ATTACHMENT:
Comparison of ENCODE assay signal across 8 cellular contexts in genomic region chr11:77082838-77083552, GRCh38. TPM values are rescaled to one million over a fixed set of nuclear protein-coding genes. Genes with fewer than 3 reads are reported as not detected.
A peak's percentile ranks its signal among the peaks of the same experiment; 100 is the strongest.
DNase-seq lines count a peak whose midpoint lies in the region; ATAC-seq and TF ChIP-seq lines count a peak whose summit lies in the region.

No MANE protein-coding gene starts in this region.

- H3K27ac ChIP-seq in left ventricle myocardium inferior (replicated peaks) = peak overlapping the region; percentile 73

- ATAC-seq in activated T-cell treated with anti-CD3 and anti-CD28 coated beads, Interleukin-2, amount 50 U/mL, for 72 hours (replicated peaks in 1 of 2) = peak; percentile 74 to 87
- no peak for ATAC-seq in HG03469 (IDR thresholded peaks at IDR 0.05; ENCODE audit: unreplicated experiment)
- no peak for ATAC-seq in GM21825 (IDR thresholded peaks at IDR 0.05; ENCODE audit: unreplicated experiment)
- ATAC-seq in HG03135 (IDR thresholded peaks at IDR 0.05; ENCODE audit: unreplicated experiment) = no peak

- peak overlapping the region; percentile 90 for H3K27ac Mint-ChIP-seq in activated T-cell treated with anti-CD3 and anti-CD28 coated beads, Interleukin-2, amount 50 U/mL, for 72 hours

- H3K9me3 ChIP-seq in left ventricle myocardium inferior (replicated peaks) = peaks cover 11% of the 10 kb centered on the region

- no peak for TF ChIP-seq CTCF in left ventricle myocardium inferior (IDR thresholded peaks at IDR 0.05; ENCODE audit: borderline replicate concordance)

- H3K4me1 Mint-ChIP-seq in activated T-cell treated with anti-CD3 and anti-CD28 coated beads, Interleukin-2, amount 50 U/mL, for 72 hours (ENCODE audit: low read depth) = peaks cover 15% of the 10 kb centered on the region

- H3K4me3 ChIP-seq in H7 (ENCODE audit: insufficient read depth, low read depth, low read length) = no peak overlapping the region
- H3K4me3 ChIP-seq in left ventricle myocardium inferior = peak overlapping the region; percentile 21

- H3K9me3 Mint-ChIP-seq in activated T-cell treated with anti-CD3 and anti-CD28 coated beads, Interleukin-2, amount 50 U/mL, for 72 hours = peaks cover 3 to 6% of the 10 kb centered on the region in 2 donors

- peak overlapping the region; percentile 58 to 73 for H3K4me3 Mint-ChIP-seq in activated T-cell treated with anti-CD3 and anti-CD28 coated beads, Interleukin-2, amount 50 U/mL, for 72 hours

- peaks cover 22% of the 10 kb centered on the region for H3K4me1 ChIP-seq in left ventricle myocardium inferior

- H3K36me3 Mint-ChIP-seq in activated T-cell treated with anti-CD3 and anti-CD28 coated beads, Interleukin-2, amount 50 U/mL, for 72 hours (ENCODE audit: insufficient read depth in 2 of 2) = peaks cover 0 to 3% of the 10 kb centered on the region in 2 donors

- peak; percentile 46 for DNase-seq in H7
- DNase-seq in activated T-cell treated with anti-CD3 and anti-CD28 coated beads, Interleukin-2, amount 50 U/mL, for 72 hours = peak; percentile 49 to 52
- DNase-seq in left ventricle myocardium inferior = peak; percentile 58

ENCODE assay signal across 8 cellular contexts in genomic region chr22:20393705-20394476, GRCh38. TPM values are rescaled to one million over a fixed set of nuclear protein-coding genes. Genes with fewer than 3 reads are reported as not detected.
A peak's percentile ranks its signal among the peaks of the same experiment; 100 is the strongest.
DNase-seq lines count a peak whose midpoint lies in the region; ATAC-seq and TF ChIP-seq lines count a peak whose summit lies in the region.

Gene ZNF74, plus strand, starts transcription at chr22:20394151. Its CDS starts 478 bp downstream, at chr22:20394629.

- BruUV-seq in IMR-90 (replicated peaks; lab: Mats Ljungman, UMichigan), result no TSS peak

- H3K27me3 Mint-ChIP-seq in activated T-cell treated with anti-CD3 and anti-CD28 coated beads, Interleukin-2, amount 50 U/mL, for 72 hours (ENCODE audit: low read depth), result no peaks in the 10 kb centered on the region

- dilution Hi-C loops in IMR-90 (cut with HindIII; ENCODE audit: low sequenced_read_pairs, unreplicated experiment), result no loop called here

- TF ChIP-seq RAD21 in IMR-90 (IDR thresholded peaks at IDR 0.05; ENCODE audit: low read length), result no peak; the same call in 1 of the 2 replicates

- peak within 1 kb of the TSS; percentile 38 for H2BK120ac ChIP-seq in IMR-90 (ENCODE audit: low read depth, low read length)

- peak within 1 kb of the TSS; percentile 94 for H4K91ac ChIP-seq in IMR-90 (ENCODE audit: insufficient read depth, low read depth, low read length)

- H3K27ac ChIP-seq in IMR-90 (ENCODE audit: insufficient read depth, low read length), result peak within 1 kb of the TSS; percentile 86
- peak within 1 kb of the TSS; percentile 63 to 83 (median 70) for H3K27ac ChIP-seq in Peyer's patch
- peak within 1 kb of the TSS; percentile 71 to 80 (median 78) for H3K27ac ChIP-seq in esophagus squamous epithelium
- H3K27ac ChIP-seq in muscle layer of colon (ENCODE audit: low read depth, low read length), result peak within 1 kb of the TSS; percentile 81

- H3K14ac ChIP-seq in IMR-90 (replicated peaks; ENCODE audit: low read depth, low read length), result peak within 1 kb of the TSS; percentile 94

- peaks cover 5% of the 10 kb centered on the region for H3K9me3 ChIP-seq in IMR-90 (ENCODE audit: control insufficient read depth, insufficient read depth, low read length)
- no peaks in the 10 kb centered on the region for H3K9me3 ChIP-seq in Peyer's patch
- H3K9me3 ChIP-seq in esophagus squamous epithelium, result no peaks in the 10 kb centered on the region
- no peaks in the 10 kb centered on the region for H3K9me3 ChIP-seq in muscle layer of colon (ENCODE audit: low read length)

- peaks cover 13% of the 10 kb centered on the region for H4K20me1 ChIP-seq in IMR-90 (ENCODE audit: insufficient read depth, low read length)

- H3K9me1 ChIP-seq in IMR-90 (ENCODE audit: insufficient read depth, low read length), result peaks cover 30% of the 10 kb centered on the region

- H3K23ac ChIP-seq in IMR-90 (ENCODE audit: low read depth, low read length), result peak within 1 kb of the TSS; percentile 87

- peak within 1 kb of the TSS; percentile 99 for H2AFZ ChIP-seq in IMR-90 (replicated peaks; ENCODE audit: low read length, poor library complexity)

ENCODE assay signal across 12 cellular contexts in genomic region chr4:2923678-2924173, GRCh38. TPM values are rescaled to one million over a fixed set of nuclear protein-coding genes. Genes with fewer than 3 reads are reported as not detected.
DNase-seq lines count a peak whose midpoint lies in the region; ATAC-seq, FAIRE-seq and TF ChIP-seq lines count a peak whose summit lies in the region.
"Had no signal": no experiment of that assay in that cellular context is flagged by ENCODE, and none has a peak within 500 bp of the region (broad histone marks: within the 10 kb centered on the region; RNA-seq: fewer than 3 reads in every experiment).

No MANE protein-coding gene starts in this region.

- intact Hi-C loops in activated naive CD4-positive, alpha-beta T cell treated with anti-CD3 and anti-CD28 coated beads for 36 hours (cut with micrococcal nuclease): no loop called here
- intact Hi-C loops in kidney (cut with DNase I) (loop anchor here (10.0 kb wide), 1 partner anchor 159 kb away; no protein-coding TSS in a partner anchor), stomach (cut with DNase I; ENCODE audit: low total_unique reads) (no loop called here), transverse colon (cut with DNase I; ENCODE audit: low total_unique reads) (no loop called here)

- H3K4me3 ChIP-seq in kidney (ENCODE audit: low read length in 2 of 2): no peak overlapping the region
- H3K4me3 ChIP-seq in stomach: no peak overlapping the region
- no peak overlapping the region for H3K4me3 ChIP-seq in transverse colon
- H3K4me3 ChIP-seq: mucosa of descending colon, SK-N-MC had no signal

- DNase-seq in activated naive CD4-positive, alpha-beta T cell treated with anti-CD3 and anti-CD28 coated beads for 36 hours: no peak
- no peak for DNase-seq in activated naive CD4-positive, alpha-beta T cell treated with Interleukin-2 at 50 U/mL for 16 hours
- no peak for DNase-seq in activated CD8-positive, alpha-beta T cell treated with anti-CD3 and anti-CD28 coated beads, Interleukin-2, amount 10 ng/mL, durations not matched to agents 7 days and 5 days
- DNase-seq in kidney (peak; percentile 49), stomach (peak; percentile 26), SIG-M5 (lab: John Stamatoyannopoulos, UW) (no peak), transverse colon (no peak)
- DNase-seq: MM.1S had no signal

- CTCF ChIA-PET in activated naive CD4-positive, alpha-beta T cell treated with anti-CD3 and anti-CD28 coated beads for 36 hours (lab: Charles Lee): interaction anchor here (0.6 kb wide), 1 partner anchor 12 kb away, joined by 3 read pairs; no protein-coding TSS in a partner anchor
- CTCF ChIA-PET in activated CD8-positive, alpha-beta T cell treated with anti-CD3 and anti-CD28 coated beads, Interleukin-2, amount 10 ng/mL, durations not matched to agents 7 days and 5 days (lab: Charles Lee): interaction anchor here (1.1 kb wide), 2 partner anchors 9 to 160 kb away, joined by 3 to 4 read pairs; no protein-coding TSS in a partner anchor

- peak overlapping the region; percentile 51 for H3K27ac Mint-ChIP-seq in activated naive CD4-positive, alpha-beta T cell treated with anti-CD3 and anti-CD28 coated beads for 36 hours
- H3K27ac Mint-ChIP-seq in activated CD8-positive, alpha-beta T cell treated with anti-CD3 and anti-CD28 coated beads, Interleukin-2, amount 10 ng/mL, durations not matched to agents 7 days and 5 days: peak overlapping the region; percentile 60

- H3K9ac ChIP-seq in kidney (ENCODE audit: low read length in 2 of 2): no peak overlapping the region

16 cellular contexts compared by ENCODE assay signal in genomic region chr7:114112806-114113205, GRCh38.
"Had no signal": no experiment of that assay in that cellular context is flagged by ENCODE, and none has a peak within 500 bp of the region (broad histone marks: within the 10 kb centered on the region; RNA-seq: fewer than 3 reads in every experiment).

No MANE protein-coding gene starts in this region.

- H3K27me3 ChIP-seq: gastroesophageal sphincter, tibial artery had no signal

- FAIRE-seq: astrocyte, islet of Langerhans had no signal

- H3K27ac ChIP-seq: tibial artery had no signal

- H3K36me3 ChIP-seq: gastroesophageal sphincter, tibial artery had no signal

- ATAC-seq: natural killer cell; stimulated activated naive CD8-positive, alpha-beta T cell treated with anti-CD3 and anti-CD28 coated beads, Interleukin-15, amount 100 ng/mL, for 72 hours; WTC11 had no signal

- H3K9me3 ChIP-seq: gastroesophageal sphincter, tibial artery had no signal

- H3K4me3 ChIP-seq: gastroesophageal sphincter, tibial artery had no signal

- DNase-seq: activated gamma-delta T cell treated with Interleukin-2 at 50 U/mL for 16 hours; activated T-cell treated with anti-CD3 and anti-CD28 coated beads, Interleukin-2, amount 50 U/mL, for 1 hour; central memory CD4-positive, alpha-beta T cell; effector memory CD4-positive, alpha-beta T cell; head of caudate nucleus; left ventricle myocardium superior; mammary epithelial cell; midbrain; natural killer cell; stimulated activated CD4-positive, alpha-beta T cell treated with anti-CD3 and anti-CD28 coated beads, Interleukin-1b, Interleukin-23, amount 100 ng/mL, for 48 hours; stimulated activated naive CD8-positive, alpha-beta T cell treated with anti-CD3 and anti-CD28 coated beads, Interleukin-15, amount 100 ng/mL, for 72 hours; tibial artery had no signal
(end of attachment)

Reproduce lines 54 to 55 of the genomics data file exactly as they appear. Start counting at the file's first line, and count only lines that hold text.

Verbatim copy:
- no peak overlapping the region for H3K4me3 ChIP-seq in transverse colon
- H3K4me3 ChIP-seq: mucosa of descending colon, SK-N-MC had no signal